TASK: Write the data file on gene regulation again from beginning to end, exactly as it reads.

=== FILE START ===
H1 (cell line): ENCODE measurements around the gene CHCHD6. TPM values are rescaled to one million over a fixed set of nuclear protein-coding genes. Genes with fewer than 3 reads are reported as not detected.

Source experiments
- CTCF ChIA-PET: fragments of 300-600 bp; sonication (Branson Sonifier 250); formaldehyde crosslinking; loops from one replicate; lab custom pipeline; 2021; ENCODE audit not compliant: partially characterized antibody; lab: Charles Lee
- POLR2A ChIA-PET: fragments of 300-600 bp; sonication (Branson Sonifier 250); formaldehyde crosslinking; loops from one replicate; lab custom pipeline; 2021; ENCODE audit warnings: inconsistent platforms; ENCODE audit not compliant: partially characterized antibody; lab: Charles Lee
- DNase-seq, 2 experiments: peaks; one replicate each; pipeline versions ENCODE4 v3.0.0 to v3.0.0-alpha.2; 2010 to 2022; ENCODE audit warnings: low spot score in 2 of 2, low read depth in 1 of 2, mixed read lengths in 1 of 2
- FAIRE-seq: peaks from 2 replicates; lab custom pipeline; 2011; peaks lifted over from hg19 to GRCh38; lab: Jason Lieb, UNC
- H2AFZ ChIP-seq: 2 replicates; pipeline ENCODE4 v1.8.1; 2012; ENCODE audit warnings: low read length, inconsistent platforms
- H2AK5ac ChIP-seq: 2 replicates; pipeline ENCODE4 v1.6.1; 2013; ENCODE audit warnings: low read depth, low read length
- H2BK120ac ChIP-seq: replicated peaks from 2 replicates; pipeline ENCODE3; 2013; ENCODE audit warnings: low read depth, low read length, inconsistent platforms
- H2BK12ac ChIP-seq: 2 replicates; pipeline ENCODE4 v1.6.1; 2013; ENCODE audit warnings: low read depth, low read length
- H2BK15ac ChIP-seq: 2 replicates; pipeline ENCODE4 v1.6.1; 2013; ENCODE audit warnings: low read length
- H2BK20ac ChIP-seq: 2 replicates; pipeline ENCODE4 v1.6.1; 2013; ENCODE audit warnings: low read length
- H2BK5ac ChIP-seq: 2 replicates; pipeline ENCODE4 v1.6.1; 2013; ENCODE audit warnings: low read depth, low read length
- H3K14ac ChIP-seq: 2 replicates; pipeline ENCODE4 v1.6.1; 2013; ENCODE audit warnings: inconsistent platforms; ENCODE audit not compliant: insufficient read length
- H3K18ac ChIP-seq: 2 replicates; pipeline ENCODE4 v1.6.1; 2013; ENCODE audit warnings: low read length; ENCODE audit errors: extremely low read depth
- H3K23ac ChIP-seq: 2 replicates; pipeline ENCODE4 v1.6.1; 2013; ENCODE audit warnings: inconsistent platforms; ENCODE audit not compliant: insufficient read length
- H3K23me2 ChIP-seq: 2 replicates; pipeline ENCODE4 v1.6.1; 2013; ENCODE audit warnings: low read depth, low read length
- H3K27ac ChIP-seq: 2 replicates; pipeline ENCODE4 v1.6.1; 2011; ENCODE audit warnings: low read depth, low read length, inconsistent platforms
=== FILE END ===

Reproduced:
H1 (cell line): ENCODE measurements around the gene CHCHD6. TPM values are rescaled to one million over a fixed set of nuclear protein-coding genes. Genes with fewer than 3 reads are reported as not detected.

Source experiments
- CTCF ChIA-PET: fragments of 300-600 bp; sonication (Branson Sonifier 250); formaldehyde crosslinking; loops from one replicate; lab custom pipeline; 2021; ENCODE audit not compliant: partially characterized antibody; lab: Charles Lee
- POLR2A ChIA-PET: fragments of 300-600 bp; sonication (Branson Sonifier 250); formaldehyde crosslinking; loops from one replicate; lab custom pipeline; 2021; ENCODE audit warnings: inconsistent platforms; ENCODE audit not compliant: partially characterized antibody; lab: Charles Lee
- DNase-seq, 2 experiments: peaks; one replicate each; pipeline versions ENCODE4 v3.0.0 to v3.0.0-alpha.2; 2010 to 2022; ENCODE audit warnings: low spot score in 2 of 2, low read depth in 1 of 2, mixed read lengths in 1 of 2
- FAIRE-seq: peaks from 2 replicates; lab custom pipeline; 2011; peaks lifted over from hg19 to GRCh38; lab: Jason Lieb, UNC
- H2AFZ ChIP-seq: 2 replicates; pipeline ENCODE4 v1.8.1; 2012; ENCODE audit warnings: low read length, inconsistent platforms
- H2AK5ac ChIP-seq: 2 replicates; pipeline ENCODE4 v1.6.1; 2013; ENCODE audit warnings: low read depth, low read length
- H2BK120ac ChIP-seq: replicated peaks from 2 replicates; pipeline ENCODE3; 2013; ENCODE audit warnings: low read depth, low read length, inconsistent platforms
- H2BK12ac ChIP-seq: 2 replicates; pipeline ENCODE4 v1.6.1; 2013; ENCODE audit warnings: low read depth, low read length
- H2BK15ac ChIP-seq: 2 replicates; pipeline ENCODE4 v1.6.1; 2013; ENCODE audit warnings: low read length
- H2BK20ac ChIP-seq: 2 replicates; pipeline ENCODE4 v1.6.1; 2013; ENCODE audit warnings: low read length
- H2BK5ac ChIP-seq: 2 replicates; pipeline ENCODE4 v1.6.1; 2013; ENCODE audit warnings: low read depth, low read length
- H3K14ac ChIP-seq: 2 replicates; pipeline ENCODE4 v1.6.1; 2013; ENCODE audit warnings: inconsistent platforms; ENCODE audit not compliant: insufficient read length
- H3K18ac ChIP-seq: 2 replicates; pipeline ENCODE4 v1.6.1; 2013; ENCODE audit warnings: low read length; ENCODE audit errors: extremely low read depth
- H3K23ac ChIP-seq: 2 replicates; pipeline ENCODE4 v1.6.1; 2013; ENCODE audit warnings: inconsistent platforms; ENCODE audit not compliant: insufficient read length
- H3K23me2 ChIP-seq: 2 replicates; pipeline ENCODE4 v1.6.1; 2013; ENCODE audit warnings: low read depth, low read length
- H3K27ac ChIP-seq: 2 replicates; pipeline ENCODE4 v1.6.1; 2011; ENCODE audit warnings: low read depth, low read length, inconsistent platforms